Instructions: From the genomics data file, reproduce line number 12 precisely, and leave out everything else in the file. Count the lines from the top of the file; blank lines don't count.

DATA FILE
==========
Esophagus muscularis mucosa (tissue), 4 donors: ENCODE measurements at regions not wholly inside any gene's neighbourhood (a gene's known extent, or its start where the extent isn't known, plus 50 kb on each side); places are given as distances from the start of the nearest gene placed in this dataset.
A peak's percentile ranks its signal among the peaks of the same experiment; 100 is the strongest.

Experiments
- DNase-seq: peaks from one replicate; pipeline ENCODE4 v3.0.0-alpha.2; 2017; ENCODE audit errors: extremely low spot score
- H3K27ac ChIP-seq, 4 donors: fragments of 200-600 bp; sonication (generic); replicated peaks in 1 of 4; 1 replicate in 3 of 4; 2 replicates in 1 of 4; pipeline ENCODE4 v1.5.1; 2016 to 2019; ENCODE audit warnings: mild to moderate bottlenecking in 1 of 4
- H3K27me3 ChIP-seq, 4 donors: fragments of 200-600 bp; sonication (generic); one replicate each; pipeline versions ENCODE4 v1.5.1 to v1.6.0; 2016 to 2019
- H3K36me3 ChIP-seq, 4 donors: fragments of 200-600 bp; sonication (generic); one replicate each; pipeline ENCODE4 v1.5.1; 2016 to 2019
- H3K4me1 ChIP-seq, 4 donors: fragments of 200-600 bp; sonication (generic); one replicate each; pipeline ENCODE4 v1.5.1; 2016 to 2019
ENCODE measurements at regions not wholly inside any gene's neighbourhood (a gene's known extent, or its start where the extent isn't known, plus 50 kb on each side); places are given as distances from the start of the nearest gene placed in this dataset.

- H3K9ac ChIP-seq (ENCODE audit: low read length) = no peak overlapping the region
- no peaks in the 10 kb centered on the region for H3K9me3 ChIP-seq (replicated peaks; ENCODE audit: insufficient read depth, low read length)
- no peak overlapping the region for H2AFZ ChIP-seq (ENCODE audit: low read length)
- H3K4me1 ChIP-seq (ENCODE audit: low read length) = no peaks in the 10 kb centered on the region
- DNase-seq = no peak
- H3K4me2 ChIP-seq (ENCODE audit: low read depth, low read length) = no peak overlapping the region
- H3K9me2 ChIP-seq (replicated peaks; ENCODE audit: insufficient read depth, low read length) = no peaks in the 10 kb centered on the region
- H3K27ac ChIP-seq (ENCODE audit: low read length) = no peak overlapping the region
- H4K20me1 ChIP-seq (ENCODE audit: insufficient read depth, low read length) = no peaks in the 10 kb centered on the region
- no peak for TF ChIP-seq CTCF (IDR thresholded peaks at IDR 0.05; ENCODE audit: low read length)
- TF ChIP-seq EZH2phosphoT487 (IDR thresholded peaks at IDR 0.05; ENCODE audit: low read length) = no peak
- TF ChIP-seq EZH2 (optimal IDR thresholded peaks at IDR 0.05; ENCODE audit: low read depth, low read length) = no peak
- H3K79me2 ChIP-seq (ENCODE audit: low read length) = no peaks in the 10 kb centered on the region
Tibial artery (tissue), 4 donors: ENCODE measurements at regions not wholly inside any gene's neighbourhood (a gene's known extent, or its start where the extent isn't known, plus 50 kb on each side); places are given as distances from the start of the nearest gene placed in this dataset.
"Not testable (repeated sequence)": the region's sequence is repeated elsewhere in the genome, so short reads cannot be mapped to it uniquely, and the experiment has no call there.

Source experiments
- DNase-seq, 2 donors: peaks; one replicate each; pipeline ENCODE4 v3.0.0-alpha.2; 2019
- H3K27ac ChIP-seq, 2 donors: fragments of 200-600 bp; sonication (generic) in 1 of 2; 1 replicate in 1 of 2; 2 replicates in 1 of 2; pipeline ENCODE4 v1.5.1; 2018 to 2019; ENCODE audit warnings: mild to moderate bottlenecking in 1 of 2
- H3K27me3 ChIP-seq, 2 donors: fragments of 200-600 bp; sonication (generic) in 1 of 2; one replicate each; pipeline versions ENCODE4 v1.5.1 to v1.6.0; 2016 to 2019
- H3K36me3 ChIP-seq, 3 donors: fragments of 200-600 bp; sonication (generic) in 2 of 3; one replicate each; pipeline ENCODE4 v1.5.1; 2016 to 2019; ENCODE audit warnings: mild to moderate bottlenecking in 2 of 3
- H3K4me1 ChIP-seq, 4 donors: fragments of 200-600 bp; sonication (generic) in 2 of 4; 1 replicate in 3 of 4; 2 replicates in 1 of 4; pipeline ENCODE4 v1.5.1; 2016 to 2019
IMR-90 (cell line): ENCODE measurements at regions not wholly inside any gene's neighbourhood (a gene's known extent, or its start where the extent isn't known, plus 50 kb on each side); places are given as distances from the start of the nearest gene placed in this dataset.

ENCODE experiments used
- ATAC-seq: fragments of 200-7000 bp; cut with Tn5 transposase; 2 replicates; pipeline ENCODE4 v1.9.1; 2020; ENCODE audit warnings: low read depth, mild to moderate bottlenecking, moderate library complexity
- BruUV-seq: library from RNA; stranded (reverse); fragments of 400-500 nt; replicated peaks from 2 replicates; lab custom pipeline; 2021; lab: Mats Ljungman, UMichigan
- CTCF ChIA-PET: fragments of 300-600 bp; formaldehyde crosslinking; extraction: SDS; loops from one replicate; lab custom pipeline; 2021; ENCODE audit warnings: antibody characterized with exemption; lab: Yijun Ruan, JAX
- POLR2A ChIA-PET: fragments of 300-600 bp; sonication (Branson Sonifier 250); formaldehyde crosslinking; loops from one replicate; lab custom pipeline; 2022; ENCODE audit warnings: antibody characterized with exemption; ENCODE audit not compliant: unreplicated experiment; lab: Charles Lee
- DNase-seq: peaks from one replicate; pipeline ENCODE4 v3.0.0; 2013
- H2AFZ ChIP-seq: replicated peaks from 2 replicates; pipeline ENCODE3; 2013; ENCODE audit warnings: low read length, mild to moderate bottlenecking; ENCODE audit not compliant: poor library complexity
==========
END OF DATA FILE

- no peak overlapping the region for H2AFZ ChIP-seq (ENCODE audit: low read length)